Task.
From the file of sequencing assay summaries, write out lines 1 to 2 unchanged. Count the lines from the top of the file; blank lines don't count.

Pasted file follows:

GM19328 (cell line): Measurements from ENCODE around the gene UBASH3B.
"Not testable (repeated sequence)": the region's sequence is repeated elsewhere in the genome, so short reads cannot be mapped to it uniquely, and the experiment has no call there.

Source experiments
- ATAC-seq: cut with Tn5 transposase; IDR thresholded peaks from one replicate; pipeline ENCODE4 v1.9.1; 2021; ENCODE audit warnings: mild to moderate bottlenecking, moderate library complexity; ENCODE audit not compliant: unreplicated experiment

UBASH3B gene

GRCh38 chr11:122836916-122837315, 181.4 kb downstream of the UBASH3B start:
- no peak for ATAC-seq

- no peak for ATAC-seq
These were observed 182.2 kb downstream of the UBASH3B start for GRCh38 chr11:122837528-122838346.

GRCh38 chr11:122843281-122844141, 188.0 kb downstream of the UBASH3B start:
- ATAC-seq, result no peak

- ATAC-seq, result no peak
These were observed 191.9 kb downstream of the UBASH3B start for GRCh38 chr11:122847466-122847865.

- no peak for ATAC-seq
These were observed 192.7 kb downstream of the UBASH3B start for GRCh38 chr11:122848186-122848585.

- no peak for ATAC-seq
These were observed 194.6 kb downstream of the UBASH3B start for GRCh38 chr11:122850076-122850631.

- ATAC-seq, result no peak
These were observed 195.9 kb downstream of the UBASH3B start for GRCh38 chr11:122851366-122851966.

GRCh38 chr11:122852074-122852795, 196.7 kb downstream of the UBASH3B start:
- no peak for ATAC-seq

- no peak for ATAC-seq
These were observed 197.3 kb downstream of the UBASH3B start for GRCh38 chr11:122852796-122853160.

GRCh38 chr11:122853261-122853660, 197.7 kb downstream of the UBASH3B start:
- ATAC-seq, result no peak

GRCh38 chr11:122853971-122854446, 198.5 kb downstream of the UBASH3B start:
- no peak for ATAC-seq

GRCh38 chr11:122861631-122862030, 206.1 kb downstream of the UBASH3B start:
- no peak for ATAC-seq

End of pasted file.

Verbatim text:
GM19328 (cell line): Measurements from ENCODE around the gene UBASH3B.
"Not testable (repeated sequence)": the region's sequence is repeated elsewhere in the genome, so short reads cannot be mapped to it uniquely, and the experiment has no call there.